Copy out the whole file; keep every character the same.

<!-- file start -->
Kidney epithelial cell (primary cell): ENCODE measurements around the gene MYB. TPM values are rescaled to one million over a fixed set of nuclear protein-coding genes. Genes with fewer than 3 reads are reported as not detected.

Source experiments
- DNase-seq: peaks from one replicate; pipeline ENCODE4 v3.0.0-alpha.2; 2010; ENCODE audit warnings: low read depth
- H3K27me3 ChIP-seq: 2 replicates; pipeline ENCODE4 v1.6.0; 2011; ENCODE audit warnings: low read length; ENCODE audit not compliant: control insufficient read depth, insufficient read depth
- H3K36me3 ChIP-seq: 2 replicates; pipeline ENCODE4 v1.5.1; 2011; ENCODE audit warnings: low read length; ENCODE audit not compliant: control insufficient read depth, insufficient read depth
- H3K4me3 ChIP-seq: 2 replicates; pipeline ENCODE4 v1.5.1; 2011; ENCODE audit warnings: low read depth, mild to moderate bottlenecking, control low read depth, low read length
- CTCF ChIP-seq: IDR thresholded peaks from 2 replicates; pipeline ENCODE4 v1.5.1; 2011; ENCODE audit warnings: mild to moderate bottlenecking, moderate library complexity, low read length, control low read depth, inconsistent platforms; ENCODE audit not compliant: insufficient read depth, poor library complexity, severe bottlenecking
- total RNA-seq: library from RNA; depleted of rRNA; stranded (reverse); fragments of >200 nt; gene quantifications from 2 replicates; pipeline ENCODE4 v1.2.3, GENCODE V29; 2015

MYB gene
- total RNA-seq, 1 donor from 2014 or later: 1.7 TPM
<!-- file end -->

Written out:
Kidney epithelial cell (primary cell): ENCODE measurements around the gene MYB. TPM values are rescaled to one million over a fixed set of nuclear protein-coding genes. Genes with fewer than 3 reads are reported as not detected.

Source experiments
- DNase-seq: peaks from one replicate; pipeline ENCODE4 v3.0.0-alpha.2; 2010; ENCODE audit warnings: low read depth
- H3K27me3 ChIP-seq: 2 replicates; pipeline ENCODE4 v1.6.0; 2011; ENCODE audit warnings: low read length; ENCODE audit not compliant: control insufficient read depth, insufficient read depth
- H3K36me3 ChIP-seq: 2 replicates; pipeline ENCODE4 v1.5.1; 2011; ENCODE audit warnings: low read length; ENCODE audit not compliant: control insufficient read depth, insufficient read depth
- H3K4me3 ChIP-seq: 2 replicates; pipeline ENCODE4 v1.5.1; 2011; ENCODE audit warnings: low read depth, mild to moderate bottlenecking, control low read depth, low read length
- CTCF ChIP-seq: IDR thresholded peaks from 2 replicates; pipeline ENCODE4 v1.5.1; 2011; ENCODE audit warnings: mild to moderate bottlenecking, moderate library complexity, low read length, control low read depth, inconsistent platforms; ENCODE audit not compliant: insufficient read depth, poor library complexity, severe bottlenecking
- total RNA-seq: library from RNA; depleted of rRNA; stranded (reverse); fragments of >200 nt; gene quantifications from 2 replicates; pipeline ENCODE4 v1.2.3, GENCODE V29; 2015

MYB gene
- total RNA-seq, 1 donor from 2014 or later: 1.7 TPM